The Charter for Change held its annual meeting virtually from 8-10 December. The meeting took place in the context of a global pandemic and in a year in which the decolonisation movement has taken hold, both of which have served to underline further the critical role of front-line local responders in humanitarian crises.
The meeting included a policy event to hear recommendations for accelerating progress on the localisation agenda from local NGO, UN, donor, host government and INGO representatives. A summary of this event is available at https://youtu.be/muwWLnILEIM
The meeting also heard from INGO signatories about best practice and challenges in delivering on the 8 commitments in the Charter, and from local NGO partners about best practices and challenges in driving the C4C agenda forward in a country context. The meeting discussed the importance of the decolonisation and anti-racism agenda in the current context, and held a special session to discuss localisation in the under-represented Latin America and the Caribbean (LAC) region. The meeting also discussed future priorities and directions for Charter for Change.
While some progress has been made towards the advancement of C4C commitments over the past 5 years, there are still many challenges to overcome in achieving a concrete and sustainable shift in power to local humanitarian actors. For this reason, it was agreed that C4C should continue for 5 more years.
A detailed report of the meeting will be available in January but some of the most important issues that C4C will prioritise, focus on and advocate for in 2021 include:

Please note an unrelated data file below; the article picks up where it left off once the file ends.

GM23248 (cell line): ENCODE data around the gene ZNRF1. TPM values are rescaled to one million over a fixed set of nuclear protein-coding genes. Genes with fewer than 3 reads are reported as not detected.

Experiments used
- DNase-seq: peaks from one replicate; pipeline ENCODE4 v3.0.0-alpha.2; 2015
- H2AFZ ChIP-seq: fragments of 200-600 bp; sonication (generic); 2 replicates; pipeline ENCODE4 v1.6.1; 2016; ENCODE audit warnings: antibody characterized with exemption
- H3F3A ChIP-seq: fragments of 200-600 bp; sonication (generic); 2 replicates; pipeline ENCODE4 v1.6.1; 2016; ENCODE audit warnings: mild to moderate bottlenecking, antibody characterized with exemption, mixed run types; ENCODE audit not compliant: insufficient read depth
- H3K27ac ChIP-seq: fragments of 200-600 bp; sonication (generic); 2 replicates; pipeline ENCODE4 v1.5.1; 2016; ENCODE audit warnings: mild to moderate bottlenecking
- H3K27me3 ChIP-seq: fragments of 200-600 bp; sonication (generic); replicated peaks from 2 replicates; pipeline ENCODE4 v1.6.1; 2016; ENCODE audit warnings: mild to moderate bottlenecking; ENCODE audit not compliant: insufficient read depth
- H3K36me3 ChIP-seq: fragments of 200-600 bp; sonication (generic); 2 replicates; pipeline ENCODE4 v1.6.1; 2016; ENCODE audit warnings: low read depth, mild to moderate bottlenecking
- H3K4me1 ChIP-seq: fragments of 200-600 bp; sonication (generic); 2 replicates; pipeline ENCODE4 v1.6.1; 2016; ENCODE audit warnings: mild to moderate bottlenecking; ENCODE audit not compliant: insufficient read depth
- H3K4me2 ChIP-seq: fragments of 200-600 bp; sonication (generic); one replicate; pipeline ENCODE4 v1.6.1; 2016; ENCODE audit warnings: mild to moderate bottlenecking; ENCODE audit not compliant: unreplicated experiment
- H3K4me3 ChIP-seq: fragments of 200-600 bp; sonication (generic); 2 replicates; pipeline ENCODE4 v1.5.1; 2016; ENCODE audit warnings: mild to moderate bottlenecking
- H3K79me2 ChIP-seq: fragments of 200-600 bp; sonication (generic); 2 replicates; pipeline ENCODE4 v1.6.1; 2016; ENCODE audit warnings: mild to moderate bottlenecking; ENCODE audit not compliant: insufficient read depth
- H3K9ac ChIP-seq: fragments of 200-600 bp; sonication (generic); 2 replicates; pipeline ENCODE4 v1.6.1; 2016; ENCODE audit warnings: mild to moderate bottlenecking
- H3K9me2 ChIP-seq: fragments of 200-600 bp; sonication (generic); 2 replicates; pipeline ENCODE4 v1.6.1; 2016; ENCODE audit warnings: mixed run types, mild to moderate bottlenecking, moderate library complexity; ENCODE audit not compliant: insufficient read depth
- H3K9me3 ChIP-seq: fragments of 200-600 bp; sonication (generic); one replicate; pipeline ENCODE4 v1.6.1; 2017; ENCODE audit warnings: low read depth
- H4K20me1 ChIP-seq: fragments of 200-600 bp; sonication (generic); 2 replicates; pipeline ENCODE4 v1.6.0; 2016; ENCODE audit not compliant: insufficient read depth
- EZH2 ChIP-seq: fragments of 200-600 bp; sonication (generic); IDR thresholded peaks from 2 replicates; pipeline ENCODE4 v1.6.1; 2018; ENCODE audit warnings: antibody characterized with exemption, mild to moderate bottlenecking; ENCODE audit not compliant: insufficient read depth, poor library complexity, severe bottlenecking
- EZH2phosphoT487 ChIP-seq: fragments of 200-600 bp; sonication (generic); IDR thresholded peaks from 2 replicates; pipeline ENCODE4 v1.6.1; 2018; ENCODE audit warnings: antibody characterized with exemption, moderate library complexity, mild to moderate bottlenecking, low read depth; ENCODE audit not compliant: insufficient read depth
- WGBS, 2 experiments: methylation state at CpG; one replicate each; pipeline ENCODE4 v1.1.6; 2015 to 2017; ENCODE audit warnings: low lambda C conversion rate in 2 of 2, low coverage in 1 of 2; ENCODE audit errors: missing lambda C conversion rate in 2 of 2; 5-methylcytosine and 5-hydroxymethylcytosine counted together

- Shifting the C4C’s centre of gravity to country level. This will require signatory organisations to work harder to make sure that their country offices engage energetically with the Charter for Change, Grand Bargain and localisation agendas in-country. It will imply supporting and strengthening the pioneering Charter for Change country platforms that already exist and encouraging new platforms in additional countries.
- Reaching out to other key humanitarian stakeholders in-country. Charter for Change endorsers will connect and engage energetically with other key humanitarian stakeholders, including in Grand Bargain country-level dialogues.
- Tackling decolonisation and structural racism, including by recruiting staff with concordant values, eradicating bias in recruitment and promotion, freeing up space for local actors in coordination mechanisms and policy forums, and making determined efforts to facilitate the use of languages beyond English including local languages
- Urging donors, UN agencies and INGOs to favour multi-year and flexible funding, require the provision of fair overhead costs in budgets, and increase investments in institutional strengthening
- Encouraging donors to insist that their UN and INGO funding partners honour their Grand Bargain localisation commitments as a condition of continued funding
Why? Because as Philippe Besson, Head of Multilateral Division, Swiss Agency for Development and Cooperation, told the meeting “engaging in genuine partnership with local organisations, based on mutual trust and accountability, is the unique way to make a positive difference in the lives of people who face a crisis.”
The Charter for Change is an alliance of 36 INGO signatories and over 300 LNGO/NNGO endorsers working to promote best practice in empowering partnerships and to advocate to the wider humanitarian community for faster, wider and deeper progress toward localisation. The Charter for Change Secretariat is hosted by Humanitarian Aid International in India. More information can be found at www.charter4change.org